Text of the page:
Benjamin B. Peeler, MD, FACS
Chief, Pediatric and Adult
Congenital Cardiac Surgery
In this issue of The Sanger Report, we're providing an overview of the Adult and Pediatric Congenital Heart Program at Levine Children's Hospital and Sanger Heart & Vascular Institute. In coming months, we'll provide detailed information about the services, physicians and teams that define us. We will share with you outcomes data and education on emerging technologies and introduce you to newly hired specialists who can care for your patients, should they need our services. As you consider our program and wish to learn more, contact me at email@example.com or 704-381-3916.
As the cardiac community well knows, incredible advances in the treatment of congenital heart disease (CHD) over the last half-century have resulted in an emerging patient population—adults with CHD. Since the year 2000, adults with CHD are outnumbering those younger than 18 years of age. This population is increasing at a rate of 5 percent per year. "It's not that young children don't survive," says Joseph A. Paolillo Jr., MD, director, Pediatric Cardiac Catheterization Program. "It's that adults are surviving too—and looking for treatments to help them thrive."
With 90 percent of children with CHD surviving into adulthood, Carolinas HealthCare System, in partnership with Levine Children's Hospital and Sanger, recognized the need to develop a comprehensive adult and children program to serve the region. That's how our story began. However, we quickly realized that Carolinas HealthCare System is home to some of the nation's most talented physicians and clinical staff. With the team's collective talents, ambition and dedication aligned, we expanded our vision to become a national leader in congenital heart care.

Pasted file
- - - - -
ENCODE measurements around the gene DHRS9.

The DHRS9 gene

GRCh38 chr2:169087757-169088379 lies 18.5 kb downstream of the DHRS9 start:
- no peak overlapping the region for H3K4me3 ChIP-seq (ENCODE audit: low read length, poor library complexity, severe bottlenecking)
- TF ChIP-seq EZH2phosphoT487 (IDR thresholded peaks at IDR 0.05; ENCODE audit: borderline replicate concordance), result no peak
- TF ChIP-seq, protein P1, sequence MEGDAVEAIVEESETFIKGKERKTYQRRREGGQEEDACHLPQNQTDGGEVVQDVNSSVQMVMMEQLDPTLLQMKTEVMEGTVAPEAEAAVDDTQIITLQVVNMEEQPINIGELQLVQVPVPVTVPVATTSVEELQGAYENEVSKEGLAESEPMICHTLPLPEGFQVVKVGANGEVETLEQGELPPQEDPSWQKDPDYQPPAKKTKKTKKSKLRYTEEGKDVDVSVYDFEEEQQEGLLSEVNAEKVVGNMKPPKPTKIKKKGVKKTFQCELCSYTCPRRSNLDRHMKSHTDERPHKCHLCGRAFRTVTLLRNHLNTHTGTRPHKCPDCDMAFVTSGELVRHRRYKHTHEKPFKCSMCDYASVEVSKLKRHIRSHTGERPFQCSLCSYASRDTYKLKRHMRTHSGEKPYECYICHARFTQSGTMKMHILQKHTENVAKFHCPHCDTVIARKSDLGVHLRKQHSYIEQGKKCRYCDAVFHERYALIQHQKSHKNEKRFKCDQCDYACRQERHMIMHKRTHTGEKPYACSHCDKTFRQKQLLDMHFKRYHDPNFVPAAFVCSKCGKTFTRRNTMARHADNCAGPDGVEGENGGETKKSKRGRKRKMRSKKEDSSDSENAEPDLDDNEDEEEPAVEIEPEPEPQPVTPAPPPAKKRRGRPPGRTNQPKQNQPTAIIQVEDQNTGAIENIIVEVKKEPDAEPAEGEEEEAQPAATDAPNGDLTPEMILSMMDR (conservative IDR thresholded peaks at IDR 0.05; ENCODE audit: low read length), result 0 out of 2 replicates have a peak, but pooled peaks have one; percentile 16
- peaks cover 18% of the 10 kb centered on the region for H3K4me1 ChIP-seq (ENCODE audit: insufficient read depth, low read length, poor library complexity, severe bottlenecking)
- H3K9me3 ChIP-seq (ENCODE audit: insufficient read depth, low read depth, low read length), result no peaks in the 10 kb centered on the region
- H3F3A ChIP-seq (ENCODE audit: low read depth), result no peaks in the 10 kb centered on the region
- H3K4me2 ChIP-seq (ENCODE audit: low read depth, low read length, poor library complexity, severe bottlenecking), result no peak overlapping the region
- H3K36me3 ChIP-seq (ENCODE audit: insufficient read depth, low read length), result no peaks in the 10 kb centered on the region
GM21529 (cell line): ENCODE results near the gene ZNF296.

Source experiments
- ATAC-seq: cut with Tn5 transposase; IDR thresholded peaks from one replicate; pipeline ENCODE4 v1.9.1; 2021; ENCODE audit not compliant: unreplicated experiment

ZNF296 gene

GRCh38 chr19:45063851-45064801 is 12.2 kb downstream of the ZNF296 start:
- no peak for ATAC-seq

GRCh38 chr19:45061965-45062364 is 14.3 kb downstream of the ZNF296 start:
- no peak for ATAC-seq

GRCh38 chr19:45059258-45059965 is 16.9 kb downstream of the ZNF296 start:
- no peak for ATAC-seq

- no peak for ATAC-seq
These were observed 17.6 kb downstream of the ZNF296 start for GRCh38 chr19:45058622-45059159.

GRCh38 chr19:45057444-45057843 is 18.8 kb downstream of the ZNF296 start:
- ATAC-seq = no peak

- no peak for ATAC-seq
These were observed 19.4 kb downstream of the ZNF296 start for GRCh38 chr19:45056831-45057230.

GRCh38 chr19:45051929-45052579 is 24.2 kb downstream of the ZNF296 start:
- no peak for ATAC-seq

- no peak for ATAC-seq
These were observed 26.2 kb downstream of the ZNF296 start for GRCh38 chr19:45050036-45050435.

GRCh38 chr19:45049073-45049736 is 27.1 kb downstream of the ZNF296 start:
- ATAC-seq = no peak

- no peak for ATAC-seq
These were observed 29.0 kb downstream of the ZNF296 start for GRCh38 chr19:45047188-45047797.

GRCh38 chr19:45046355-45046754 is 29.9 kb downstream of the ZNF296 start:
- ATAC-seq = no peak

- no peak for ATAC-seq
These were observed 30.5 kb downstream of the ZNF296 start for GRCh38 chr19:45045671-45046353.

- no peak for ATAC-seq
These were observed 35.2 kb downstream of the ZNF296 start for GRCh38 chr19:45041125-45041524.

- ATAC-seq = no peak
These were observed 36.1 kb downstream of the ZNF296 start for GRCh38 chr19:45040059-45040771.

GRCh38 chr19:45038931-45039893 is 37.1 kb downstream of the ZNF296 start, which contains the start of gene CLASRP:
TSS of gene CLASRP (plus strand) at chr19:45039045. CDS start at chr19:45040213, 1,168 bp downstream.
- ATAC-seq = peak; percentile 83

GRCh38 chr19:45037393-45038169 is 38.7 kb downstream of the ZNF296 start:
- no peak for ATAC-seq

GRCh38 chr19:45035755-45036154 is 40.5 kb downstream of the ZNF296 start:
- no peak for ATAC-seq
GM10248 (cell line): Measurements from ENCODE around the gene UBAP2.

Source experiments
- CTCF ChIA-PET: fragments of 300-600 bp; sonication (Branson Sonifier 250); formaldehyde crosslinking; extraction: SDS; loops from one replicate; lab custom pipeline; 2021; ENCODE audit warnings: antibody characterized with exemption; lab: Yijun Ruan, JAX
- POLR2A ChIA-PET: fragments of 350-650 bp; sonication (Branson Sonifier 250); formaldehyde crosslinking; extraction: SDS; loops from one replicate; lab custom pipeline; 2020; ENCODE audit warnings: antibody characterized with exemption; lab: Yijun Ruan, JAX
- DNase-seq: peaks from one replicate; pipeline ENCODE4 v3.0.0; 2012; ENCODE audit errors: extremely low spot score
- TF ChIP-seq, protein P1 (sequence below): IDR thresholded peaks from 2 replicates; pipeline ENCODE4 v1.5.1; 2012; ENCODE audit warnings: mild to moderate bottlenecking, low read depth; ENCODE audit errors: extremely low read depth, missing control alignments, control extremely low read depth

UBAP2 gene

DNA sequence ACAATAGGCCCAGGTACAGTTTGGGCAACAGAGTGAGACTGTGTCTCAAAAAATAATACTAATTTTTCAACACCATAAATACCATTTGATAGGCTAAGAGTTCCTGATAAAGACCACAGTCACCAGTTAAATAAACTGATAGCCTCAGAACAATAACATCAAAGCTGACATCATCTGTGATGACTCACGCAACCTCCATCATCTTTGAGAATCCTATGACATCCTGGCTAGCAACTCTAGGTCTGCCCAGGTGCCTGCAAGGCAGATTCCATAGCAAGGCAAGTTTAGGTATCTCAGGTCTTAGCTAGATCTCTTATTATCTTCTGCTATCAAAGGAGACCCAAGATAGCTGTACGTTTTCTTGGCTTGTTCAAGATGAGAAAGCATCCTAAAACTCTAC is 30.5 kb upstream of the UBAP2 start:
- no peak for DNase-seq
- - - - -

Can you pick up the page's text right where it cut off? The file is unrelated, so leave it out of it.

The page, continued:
Five years later, Levine Children's Hospital provides a full scope of services, integrated care and industry-leading outcomes that's changing the landscape for CHD patients in our backyard—and across the nation.
A Team United
Congenital Heart Disease Services
- Pediatric Cardiology
- Advanced Diagnostics
- Pediatric Cardiothoracic Surgery
- Pediatric Heart Transplant
- Cardiac Catheterization and Intervention
- Cardiac Intensive Care Unit
- Fetal Cardiology
- Adult Congenital Care
- Cardiac Electrophysiology Care
Sanger's Pediatric Cardiac Program has long been involved in the treatment of congenital heart disease. Francis Robicsek, MD, a true pioneer and innovator in cardiothoracic surgery, was among the first to introduce many of the operations we commonly perform today.
In 2007, CHS opened Levine Children's Hospital and invested in developing the region's preeminent congenital heart program.
Immediately, we recognized the talent within and began recruiting experts from around the country. Staff members include cardiac surgeons, cardiologists and intensive-care providers.
In coming months, the team will be rounded out with pediatric heart transplant, heart failure and adult congenital heart specialists.
Collaboration is at the heart of our approach to patient care. During weekly patient management conferences with participation from providers from across the state, we discuss upcoming cases, vet new ideas and call on expertise from around the table to develop unique treatment plans.